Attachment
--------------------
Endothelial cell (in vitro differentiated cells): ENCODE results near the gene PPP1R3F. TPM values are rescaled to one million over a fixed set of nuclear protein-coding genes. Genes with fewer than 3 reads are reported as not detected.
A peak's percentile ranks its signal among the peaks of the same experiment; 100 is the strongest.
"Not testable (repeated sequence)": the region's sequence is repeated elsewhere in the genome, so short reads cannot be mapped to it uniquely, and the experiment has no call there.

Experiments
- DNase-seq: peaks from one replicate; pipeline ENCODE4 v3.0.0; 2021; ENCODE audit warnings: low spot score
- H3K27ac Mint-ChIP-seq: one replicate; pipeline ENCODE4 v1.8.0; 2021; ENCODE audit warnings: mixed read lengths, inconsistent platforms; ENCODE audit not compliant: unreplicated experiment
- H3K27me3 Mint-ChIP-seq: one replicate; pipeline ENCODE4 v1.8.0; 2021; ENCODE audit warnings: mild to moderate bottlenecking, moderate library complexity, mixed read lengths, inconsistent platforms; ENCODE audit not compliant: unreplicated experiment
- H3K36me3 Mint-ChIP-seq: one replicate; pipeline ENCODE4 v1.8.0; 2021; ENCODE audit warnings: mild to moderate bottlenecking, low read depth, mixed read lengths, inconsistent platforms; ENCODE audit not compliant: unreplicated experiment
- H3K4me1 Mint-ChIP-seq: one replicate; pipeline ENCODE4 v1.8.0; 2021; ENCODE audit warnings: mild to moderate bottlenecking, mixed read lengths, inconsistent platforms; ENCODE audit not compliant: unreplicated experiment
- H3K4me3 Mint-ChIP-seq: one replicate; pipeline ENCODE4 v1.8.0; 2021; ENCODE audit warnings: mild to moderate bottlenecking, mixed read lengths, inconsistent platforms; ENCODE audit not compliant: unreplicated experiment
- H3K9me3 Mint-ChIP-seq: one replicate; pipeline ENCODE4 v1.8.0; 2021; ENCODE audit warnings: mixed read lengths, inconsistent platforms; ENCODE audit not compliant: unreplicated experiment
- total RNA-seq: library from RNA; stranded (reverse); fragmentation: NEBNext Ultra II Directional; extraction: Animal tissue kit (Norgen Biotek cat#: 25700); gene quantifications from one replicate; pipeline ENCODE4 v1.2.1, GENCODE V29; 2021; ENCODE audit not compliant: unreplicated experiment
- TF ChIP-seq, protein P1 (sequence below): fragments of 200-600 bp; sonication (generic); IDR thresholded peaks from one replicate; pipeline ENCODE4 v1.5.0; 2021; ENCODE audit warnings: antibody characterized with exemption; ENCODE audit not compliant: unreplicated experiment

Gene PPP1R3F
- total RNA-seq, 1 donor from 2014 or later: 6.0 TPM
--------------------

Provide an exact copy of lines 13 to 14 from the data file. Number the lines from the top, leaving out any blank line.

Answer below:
- TF ChIP-seq, protein P1 (sequence below): fragments of 200-600 bp; sonication (generic); IDR thresholded peaks from one replicate; pipeline ENCODE4 v1.5.0; 2021; ENCODE audit warnings: antibody characterized with exemption; ENCODE audit not compliant: unreplicated experiment

Gene PPP1R3F